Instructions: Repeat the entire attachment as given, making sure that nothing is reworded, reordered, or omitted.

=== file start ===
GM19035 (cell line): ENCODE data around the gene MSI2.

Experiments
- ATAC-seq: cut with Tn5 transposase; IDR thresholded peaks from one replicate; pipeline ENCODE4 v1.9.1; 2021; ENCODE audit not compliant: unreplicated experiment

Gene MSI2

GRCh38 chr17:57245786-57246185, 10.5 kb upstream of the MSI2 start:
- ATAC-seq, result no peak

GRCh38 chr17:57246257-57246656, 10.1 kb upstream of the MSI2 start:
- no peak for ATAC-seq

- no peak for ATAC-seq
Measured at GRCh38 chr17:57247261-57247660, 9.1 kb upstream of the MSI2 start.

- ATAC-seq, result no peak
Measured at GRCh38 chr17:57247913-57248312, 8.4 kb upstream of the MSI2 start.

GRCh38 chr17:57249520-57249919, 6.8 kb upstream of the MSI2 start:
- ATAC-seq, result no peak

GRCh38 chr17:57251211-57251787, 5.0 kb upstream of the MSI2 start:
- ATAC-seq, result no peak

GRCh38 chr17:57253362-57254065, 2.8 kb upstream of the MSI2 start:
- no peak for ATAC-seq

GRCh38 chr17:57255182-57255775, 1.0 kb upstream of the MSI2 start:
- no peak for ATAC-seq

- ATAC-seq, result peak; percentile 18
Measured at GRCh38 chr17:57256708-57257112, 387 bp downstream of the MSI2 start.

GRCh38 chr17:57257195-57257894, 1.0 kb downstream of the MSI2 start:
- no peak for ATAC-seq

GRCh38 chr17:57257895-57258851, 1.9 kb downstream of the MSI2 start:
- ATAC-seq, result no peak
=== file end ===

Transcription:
GM19035 (cell line): ENCODE data around the gene MSI2.

Experiments
- ATAC-seq: cut with Tn5 transposase; IDR thresholded peaks from one replicate; pipeline ENCODE4 v1.9.1; 2021; ENCODE audit not compliant: unreplicated experiment

Gene MSI2

GRCh38 chr17:57245786-57246185, 10.5 kb upstream of the MSI2 start:
- ATAC-seq, result no peak

GRCh38 chr17:57246257-57246656, 10.1 kb upstream of the MSI2 start:
- no peak for ATAC-seq

- no peak for ATAC-seq
Measured at GRCh38 chr17:57247261-57247660, 9.1 kb upstream of the MSI2 start.

- ATAC-seq, result no peak
Measured at GRCh38 chr17:57247913-57248312, 8.4 kb upstream of the MSI2 start.

GRCh38 chr17:57249520-57249919, 6.8 kb upstream of the MSI2 start:
- ATAC-seq, result no peak

GRCh38 chr17:57251211-57251787, 5.0 kb upstream of the MSI2 start:
- ATAC-seq, result no peak

GRCh38 chr17:57253362-57254065, 2.8 kb upstream of the MSI2 start:
- no peak for ATAC-seq

GRCh38 chr17:57255182-57255775, 1.0 kb upstream of the MSI2 start:
- no peak for ATAC-seq

- ATAC-seq, result peak; percentile 18
Measured at GRCh38 chr17:57256708-57257112, 387 bp downstream of the MSI2 start.

GRCh38 chr17:57257195-57257894, 1.0 kb downstream of the MSI2 start:
- no peak for ATAC-seq

GRCh38 chr17:57257895-57258851, 1.9 kb downstream of the MSI2 start:
- ATAC-seq, result no peak